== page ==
Friday March 16th 2007, 6:52 pm
Filed under: East Timor Ennui
Timor is a tiny little country on a tiny little island east of Indonesia, north of Australia. It’s also, officially, the poorest country in the world as far as per capita purchasing power goes. This former Portugese colony was snapped up by invading Indonesian troops in 1975 and liberated by rebels in 1999 after years of fighting that killed as many as 100,000 people. In the wake of the liberation, 2,500 Australian-led peacekeepers and a small U.N. police force set up shop to help facilitate the country’s transition to self rule, formally announced in 2002. It’s been a rocky road, ZNet reports:
The dream of independence realized in 2002 has turned into a nightmare. In 2006, only four years after it gained independence, violent clashes erupted yet again on the streets of Dili, East Timor’s capital. The troubles began in February with a small-scale mutiny in the military over pay and promotion grievances. That ignited a simmering feud between President Xanana Gusmao and Prime Minister Mari Alkatiri. After the prime minister dismissed the mutineers, violence flared between military units and subsequently involved the police. The clashes were linked to the political conflict at the top, but were also driven by ethno-linguistic tensions between easterners and westerners that many observers attribute to political machinations. By June, roaming gangs had torched and looted their way around most of Dili and driven many easterners out of their homes into the refugee camps where many still remain.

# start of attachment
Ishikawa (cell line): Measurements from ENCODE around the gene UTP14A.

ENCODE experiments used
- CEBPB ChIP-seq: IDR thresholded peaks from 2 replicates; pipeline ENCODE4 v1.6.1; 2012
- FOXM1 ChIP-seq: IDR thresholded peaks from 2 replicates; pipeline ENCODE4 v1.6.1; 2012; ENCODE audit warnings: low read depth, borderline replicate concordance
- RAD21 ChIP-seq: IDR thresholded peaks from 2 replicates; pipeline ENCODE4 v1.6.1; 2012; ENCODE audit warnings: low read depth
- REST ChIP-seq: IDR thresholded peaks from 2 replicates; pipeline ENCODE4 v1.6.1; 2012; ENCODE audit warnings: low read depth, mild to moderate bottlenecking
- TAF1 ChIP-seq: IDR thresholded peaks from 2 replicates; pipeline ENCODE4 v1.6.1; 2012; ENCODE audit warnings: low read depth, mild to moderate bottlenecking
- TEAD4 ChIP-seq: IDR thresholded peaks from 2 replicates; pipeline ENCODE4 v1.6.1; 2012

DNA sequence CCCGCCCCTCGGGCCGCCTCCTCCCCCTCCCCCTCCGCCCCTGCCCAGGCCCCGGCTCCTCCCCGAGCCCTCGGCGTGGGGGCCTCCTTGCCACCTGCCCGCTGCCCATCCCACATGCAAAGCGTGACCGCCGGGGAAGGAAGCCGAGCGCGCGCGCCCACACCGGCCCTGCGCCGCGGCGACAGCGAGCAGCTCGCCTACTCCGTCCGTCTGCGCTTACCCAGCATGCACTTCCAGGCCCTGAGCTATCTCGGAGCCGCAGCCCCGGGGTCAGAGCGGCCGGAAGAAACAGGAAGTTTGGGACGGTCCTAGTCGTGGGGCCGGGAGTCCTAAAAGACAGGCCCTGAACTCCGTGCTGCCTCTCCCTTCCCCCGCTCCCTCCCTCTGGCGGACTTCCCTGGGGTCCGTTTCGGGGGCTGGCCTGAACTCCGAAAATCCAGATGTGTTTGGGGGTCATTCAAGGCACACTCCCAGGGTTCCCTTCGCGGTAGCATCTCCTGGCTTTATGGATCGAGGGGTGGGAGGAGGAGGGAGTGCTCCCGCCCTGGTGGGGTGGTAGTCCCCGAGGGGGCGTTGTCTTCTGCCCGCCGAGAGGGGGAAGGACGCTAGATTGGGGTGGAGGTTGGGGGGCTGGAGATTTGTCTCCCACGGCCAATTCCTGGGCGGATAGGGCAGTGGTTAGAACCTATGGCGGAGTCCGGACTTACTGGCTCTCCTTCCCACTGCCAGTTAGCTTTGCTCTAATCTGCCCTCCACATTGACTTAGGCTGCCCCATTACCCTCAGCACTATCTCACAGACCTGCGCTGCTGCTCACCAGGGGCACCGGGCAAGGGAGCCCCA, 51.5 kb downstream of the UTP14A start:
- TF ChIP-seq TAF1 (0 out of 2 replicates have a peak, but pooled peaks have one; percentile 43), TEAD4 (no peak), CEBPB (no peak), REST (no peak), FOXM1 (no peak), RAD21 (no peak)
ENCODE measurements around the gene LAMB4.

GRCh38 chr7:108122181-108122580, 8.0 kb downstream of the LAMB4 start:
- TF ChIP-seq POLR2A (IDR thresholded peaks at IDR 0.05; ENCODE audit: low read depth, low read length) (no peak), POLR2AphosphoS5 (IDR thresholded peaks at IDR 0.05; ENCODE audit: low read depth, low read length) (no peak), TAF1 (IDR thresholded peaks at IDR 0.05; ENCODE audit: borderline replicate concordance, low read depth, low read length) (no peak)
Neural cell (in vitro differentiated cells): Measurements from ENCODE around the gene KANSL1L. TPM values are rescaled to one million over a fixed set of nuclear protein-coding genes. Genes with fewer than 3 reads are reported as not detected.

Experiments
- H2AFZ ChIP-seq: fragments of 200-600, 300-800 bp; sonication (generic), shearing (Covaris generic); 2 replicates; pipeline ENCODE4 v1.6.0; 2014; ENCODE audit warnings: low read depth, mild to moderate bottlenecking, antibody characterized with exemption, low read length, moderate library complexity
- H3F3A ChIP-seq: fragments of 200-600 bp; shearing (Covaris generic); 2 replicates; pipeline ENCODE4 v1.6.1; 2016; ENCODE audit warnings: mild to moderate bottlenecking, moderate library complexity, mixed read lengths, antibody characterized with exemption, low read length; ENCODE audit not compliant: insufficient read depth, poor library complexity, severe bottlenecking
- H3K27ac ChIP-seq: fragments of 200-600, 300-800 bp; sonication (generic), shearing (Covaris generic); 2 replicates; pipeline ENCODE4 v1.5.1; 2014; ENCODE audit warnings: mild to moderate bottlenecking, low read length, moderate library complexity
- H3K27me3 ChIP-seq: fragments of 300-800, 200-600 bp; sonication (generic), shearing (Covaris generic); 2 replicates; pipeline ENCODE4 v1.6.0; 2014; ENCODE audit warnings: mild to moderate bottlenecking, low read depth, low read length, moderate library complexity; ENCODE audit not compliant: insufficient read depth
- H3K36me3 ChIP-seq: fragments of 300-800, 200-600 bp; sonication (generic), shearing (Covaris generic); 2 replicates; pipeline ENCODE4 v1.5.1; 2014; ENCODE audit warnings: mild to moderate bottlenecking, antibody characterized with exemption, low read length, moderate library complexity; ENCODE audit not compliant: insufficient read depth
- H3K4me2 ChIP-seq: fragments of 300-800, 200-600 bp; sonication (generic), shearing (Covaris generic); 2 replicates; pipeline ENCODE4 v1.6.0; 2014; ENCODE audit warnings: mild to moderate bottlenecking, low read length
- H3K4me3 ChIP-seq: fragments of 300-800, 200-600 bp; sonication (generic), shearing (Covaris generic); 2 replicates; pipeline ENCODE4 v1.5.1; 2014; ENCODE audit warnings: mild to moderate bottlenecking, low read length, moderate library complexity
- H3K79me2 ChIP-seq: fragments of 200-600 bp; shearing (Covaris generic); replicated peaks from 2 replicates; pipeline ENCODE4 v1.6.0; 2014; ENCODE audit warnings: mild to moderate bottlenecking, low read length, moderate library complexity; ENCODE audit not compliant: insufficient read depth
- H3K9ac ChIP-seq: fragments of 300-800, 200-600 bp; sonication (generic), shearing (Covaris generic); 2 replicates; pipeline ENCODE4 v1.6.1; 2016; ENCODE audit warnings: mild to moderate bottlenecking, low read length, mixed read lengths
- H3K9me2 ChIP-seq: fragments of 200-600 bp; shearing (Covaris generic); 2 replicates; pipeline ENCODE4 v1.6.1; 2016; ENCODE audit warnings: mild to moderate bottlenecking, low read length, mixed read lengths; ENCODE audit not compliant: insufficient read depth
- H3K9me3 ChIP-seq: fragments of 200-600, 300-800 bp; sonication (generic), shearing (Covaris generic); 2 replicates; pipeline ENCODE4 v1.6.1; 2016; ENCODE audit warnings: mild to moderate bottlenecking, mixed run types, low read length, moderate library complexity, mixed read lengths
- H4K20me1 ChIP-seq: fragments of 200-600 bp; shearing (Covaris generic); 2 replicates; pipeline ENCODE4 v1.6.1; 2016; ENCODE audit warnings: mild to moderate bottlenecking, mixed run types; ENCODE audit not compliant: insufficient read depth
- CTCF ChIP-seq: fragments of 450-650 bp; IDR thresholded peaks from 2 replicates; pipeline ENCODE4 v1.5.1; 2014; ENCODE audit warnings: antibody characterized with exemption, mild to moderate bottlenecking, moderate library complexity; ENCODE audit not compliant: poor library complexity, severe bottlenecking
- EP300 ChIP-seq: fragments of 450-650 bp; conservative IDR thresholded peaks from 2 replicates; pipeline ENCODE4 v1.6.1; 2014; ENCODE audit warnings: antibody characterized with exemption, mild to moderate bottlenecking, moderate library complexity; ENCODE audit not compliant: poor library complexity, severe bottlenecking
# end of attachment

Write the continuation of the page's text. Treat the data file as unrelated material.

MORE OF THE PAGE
In an effort to enforce some peace and quiet in advance of April’s presidential election. Aussie troops raided a town on March 4 looking for former rebel leader Major Alfredo Reinado and shot dead five people. Gang warfare has killed dozens in recent weeks. But things could be worse, says presidential candidate Jose Ramos-Horta. “I think we avoided a civil war.”
I’m headed to Timor in a couple weeks to see for myself. Stay tuned.